In Dittman v. UPMC, the plaintiffs brought a class action alleging UPMC was negligent in securing the data and breached an implied contract. A divided panel of the Pennsylvania Superior Court ruled that UPMC did not owe a legal duty to its current and former employees to protect their personal and financial information from hacking.
Based on Tribes’ input, this Report articulates a set of principles that should inform agency practices in the realm of infrastructure. Among other things, this includes appropriate staffing, training, and resource allocations, as well as guidance as to how Tribal interests should be incorporated into agency decision-making processes in both formal and informal ways. These recommendations should help agencies fulfill their dual responsibilities of complying with applicable treaty and trust responsibilities and ensuring a smooth runway for infrastructure investments.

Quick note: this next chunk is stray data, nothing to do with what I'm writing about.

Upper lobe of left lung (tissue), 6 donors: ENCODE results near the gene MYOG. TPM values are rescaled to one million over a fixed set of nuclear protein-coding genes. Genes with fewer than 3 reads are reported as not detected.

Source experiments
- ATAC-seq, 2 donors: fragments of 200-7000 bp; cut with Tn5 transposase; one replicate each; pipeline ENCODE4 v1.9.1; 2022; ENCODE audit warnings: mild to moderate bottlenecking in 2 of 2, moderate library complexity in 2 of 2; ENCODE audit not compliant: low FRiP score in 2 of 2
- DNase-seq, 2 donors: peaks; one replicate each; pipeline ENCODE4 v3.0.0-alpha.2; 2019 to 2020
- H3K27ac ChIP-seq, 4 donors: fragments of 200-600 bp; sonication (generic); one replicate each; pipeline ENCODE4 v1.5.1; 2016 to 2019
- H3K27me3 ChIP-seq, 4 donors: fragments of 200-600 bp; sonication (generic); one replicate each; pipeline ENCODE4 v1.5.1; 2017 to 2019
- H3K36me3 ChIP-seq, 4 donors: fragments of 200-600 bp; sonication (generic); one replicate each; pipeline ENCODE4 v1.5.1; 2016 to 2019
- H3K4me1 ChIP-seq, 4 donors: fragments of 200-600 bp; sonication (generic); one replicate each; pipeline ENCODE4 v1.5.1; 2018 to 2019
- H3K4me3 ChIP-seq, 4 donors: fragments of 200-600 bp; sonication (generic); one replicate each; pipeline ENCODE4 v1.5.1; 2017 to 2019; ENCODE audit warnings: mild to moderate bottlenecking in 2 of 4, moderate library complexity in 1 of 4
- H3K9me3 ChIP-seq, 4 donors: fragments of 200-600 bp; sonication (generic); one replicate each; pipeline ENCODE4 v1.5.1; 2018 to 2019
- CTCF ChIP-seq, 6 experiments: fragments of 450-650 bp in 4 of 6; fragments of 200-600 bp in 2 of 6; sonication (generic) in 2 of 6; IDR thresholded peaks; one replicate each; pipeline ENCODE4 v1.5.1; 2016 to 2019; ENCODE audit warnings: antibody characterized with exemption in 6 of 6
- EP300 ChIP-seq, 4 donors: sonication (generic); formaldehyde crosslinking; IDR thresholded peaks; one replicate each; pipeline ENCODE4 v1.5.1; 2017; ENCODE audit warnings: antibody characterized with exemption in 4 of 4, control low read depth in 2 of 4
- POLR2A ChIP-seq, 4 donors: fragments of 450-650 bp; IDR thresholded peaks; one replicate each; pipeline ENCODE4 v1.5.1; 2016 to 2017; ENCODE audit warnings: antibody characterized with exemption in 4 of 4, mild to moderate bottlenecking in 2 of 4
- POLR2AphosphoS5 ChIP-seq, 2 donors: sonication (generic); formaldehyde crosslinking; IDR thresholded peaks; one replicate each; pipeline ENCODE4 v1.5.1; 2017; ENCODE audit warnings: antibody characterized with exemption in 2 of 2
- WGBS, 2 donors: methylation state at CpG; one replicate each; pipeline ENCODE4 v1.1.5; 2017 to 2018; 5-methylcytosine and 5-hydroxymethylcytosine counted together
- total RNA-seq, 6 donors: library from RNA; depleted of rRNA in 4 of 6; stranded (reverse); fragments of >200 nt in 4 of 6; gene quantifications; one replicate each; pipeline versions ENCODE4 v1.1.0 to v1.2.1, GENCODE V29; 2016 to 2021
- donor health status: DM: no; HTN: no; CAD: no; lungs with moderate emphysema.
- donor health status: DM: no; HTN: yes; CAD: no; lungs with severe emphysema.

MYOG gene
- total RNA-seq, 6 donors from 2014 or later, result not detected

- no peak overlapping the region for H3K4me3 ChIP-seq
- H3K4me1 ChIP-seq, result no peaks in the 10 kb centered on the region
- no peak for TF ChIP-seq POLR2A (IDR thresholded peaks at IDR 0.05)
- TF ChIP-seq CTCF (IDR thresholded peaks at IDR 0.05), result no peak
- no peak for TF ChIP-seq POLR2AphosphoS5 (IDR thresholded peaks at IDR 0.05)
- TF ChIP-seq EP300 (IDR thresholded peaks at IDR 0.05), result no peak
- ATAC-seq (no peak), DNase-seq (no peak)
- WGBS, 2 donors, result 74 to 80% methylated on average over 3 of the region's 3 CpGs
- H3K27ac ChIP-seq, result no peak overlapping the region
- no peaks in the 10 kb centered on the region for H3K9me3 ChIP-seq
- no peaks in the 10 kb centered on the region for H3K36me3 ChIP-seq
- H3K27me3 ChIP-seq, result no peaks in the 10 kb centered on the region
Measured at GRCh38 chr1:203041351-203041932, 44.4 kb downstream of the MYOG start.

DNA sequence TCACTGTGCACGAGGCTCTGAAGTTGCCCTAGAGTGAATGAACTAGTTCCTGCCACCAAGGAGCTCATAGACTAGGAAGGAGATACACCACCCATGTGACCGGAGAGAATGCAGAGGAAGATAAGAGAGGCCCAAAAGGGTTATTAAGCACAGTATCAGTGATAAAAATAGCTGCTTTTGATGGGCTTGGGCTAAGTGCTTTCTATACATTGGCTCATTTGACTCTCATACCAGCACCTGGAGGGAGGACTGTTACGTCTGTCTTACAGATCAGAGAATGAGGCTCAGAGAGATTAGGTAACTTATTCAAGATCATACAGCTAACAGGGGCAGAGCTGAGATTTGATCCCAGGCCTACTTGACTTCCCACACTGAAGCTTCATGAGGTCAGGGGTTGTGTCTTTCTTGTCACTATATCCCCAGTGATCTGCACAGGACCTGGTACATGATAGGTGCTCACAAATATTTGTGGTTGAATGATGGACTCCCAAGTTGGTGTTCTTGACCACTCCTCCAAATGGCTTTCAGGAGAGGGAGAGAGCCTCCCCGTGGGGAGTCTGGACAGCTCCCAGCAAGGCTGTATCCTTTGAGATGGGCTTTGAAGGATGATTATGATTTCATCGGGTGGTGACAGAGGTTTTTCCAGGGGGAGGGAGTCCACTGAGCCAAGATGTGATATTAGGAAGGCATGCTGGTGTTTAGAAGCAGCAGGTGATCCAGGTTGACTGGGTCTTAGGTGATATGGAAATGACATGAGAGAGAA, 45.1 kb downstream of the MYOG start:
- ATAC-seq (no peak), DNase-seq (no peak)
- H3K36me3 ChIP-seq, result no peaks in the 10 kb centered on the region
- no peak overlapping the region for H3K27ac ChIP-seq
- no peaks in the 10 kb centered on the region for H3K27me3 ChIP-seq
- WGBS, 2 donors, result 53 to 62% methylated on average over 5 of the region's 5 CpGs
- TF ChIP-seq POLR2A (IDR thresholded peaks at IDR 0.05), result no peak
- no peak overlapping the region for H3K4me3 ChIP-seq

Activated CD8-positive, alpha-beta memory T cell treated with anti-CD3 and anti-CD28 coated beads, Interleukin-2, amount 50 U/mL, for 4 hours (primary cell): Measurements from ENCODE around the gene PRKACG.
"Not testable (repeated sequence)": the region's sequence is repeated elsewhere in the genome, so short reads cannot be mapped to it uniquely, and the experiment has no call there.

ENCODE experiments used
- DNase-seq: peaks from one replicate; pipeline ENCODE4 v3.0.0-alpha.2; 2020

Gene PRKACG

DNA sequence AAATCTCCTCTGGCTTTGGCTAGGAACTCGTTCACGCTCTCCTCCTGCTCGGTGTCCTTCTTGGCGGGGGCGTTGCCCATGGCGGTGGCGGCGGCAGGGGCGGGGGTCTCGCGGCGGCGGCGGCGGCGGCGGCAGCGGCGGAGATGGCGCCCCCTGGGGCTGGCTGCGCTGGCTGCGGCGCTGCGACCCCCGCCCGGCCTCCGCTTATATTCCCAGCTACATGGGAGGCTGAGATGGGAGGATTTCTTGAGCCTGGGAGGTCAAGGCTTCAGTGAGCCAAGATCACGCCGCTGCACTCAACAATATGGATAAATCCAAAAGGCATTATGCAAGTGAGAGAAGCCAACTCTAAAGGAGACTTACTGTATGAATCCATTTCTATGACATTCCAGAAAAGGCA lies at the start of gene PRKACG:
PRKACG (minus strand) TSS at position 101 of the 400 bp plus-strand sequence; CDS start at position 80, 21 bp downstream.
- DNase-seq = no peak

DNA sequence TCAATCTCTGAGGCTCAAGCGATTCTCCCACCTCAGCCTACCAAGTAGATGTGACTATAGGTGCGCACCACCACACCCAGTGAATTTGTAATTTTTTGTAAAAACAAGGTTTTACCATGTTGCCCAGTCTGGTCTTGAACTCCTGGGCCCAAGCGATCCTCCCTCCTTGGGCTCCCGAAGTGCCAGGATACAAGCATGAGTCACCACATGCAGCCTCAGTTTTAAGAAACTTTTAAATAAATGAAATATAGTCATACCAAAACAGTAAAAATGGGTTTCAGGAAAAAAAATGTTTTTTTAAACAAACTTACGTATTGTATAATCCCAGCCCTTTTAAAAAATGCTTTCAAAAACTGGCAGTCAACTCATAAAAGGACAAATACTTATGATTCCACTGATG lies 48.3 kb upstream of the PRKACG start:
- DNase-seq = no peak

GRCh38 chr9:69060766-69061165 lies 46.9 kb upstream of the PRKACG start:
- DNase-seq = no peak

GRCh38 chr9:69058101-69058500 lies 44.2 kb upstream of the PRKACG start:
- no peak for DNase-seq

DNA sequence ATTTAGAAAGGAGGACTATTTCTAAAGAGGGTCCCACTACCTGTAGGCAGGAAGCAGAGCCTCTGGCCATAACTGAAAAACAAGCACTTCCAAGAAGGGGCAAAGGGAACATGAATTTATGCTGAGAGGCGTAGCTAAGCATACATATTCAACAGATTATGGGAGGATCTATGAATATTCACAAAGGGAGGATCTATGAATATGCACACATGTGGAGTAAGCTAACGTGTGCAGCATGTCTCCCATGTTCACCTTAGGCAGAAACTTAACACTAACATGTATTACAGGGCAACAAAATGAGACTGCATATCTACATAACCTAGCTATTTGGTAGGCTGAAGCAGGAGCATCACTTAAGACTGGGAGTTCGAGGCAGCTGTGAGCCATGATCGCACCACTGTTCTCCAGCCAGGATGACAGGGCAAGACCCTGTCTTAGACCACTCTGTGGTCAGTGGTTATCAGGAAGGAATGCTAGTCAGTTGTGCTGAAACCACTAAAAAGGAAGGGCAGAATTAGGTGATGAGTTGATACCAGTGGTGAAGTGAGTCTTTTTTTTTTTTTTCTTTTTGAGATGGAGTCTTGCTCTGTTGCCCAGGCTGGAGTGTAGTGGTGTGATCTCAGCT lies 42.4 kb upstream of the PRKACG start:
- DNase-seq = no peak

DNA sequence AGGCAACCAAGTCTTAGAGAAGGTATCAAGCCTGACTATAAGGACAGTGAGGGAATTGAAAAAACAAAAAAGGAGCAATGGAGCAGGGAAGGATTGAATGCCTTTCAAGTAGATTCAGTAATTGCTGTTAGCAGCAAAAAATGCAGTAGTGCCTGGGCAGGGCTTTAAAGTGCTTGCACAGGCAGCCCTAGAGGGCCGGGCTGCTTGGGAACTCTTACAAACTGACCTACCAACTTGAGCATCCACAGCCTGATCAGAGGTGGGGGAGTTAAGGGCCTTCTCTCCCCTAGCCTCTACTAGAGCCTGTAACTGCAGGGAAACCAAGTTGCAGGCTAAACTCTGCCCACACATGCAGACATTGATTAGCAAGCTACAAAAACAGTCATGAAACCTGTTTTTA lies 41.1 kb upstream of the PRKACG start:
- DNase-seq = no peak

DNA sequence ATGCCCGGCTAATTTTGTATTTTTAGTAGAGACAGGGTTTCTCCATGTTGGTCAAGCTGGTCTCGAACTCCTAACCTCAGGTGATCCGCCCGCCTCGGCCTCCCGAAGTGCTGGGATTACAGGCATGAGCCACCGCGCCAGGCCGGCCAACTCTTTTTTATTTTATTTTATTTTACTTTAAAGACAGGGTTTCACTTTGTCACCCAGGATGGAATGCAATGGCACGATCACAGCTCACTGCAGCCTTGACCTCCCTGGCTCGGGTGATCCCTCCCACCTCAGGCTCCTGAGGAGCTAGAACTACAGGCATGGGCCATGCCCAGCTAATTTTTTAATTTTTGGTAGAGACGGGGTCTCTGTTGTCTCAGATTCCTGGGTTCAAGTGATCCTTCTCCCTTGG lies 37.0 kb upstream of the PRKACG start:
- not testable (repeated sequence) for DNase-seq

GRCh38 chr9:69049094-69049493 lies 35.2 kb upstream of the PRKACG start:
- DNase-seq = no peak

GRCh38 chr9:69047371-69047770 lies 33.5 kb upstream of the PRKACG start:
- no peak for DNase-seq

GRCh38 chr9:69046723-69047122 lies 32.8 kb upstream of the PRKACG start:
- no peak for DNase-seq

Justice Department Finds a Pattern of Civil Rights Violations by the Chicago Police Department.
Three States Join Others to Expand Personal Information Definition to Include Usernames or Email AddressesMark L. Krotoski, Pulina Whitaker and W. Scott Tester
A key issue in determining whether notification is required following a data breach is whether “personal information” (PI) was acquired by an unauthorized person. US states vary significantly in defining what information qualifies as PI. As part of a recent trend, some data breach notification statutes have been expanding the definition of PI, including by adding usernames and email addresses.
Whether justified or not, the recent spate of high-profile police shooting cases throughout the United States has brought national attention to the issue of whether law enforcement officers should be using body cameras while on duty.
The Sixth Edition of the Trial Manual for the Defense of Criminal Cases is now available for free download.